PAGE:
The country’s first international dive expo was launched recently in a bid to further position the Philippines as a premier dive hub in Asia.
The Philippine International Dive Expo (Phidex), hosted by the Department of Tourism (DOT), was held at the Conrad Manila in Pasay City.
In her speech read by DOT Undersecretary Benito Bengzon Jr., Tourism Secretary Bernadette Romulo-Puyat boasted of the Philippines’ rich marine biodiversity as recognized by prominent dive publications and marine experts.
Citing this, Romulo-Puyat highlighted dive as a market segment in the country that DOT wants to promote and develop.
“It can deliver larger numbers of visitors, longer length of stay, and higher expenditure.”
“(The) DOT recognizes diving and marine sports tourism as both a key and niche product that can deliver larger numbers of visitors, longer length of stay, and higher expenditure along a broad spectrum of destinations and communities, as well as strong attractiveness to a wide range of country markets,” the tourism chief said in her speech.
More than 40 international dive buyers from DOT-identified markets, such as the United States, Thailand, Taiwan, Singapore, Russia, the Netherlands, the Middle East, Malaysia, South Korea, Japan, Italy, Israel, Indonesia, India, France, Denmark, China, Canada, and Belgium attended the three-day event to conduct business meetings with Philippine dive stakeholders.
At the Phidex, diving exhibits, including a 270-sqm. Philippine pavilion, featured the country’s foremost dive destinations, among them Anilao, Batangas; Camiguin; Misamis Oriental; Puerto Galera, Oriental Mindoro; Coron and Tubbataha, Palawan; Malapascua and Moalboal, Cebu; Balicasag, Bohol; and Southern Leyte.
Lynn Funkhouser, an internationally published dive photographer and author, said the country is “already a powerhouse” in dive tourism since a number of inviting underwater destinations are located in the Philippines.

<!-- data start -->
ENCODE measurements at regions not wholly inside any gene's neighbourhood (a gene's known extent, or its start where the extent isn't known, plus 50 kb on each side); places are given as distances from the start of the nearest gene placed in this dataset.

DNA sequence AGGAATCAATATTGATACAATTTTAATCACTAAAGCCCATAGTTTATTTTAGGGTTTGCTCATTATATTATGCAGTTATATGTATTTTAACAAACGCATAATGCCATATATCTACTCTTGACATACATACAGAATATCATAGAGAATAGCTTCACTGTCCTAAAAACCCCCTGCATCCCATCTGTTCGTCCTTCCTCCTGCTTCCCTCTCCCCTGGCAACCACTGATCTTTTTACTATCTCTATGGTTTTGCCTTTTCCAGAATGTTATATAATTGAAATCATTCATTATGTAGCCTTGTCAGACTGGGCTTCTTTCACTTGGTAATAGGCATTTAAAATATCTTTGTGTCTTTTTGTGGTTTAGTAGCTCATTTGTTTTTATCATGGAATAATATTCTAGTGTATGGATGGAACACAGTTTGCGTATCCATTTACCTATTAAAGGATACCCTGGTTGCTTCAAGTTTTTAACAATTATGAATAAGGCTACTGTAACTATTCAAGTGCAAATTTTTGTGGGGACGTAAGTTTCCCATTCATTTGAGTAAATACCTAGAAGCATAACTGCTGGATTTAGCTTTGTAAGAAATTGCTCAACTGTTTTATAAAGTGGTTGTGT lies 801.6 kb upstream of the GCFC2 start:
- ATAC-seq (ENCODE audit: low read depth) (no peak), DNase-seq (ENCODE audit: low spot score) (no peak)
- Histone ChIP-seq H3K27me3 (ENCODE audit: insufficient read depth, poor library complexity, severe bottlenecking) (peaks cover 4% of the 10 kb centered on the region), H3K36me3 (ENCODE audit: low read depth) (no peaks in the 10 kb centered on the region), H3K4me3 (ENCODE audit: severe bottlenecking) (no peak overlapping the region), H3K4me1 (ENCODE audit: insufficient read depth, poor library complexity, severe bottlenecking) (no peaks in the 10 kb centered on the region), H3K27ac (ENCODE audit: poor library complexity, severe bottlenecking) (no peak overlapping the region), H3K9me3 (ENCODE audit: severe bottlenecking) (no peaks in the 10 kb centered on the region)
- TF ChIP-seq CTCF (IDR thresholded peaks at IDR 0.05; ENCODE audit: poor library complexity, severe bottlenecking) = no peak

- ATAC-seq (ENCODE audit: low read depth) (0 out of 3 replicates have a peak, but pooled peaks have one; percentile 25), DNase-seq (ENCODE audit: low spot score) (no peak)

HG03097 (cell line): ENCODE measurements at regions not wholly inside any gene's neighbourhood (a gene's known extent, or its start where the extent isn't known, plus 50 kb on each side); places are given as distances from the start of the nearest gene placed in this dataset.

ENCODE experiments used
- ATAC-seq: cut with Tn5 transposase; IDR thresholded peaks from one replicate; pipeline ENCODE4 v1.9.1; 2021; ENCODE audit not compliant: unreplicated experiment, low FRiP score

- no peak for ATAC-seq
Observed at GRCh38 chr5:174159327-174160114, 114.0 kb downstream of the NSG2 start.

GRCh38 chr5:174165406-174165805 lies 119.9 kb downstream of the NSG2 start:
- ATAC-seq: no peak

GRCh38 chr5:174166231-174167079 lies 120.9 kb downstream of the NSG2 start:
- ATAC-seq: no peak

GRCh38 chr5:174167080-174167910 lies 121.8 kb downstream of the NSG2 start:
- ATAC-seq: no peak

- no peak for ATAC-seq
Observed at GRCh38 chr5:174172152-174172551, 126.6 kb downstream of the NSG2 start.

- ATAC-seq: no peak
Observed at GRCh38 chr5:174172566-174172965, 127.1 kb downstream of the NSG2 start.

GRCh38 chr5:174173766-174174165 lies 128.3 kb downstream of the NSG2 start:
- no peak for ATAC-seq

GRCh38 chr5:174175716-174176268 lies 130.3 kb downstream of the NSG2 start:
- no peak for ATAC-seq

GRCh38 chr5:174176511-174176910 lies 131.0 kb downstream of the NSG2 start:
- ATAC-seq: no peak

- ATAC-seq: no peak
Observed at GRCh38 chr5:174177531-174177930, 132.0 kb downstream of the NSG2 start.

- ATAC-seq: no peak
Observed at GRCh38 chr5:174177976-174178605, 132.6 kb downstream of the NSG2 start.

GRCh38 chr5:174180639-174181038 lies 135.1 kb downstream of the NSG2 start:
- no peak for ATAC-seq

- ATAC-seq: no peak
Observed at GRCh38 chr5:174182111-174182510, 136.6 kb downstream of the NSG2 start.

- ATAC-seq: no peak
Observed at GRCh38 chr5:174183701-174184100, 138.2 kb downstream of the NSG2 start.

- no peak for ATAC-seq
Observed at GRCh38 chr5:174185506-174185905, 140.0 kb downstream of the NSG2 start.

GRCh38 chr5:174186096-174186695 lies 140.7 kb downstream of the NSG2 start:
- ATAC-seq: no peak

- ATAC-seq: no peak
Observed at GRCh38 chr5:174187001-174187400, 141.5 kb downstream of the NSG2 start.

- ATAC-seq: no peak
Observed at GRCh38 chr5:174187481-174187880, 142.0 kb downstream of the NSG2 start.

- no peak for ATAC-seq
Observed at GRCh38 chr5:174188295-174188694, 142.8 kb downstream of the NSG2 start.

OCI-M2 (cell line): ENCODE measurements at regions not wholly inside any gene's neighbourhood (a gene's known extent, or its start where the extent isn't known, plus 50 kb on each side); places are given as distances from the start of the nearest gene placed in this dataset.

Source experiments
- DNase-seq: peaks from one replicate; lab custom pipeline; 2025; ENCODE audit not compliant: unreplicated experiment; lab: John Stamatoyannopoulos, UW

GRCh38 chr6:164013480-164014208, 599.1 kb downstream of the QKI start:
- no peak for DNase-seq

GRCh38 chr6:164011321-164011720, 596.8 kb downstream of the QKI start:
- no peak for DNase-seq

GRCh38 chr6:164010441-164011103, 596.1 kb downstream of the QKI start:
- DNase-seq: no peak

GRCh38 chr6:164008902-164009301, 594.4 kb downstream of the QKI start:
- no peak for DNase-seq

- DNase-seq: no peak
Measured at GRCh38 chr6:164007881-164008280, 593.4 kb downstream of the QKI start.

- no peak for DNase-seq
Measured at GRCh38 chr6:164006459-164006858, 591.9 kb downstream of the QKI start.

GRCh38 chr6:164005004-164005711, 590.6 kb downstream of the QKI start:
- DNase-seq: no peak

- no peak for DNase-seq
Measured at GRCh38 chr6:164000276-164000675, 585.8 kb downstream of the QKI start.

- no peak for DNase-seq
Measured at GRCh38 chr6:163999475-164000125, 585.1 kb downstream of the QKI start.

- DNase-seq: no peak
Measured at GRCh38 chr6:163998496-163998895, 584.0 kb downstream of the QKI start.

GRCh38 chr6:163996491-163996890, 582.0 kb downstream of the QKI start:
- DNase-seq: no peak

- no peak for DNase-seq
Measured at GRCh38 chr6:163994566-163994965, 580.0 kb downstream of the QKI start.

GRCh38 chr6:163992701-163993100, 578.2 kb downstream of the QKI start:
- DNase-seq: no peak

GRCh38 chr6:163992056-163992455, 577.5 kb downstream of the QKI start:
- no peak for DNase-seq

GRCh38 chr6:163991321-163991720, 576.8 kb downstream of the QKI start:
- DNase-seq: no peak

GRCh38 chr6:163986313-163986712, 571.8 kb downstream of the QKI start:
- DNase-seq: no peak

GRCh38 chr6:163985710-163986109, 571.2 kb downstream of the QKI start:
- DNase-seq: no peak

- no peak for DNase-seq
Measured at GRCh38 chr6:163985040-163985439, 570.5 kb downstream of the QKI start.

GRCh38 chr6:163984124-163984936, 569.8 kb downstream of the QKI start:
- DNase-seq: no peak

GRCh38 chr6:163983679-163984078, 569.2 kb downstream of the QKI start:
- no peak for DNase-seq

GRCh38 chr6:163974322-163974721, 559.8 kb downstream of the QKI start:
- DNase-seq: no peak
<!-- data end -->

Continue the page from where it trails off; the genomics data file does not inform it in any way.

“There isn’t a bad area in the Philippines.”
“There isn’t a bad area in the Philippines. You’ve got Southern Leyte, you’ve got Cebu and you’ve got Ticao Island, and that’s really, really gorgeous,” Funkhouser said.
With the diving industry already faring “very well” in the country, reminders for sustainable practices should now accompany efforts to promote destinations, she said.
Funkhouser, also an environmentalist, has visited and photographed more than 260 islands in the Philippines since 1975.
Aside from Phidex, the DOT will continue promoting new dive destinations throughout the year with familiarization tours and more campaigns to increase awareness among foreign markets on what the Philippines has to offer.
“The divers have always been considered a high-yield market. The challenge for us now is to expand the current base, which is, we estimate at about 350,000 out of the 7 million foreign visitors last year and also to make them stay longer and spend more,” Bengzon told reporters.
In Camiguin, said to be the next “top diving destination in Asia,” the numbers of diver-tourists have already grown as accredited dive shops in the island have also increased.
“For Camiguin, we are very ready, we have six PCSSD (Philippine Commission on Sports Scuba Diving) accredited dive operators, in fact, we concluded the 1st Dive Festival in the province. We had about 400 entries for our photography contests from outsiders so that’s really an indication that our dive industry is growing,” DOT 10 (Northern Mindanao) Director Marie Elaine Unchuan said.
“The island itself, Camiguin, is very unique because you can do a lot of things and visit beach destinations,” Unchuan added.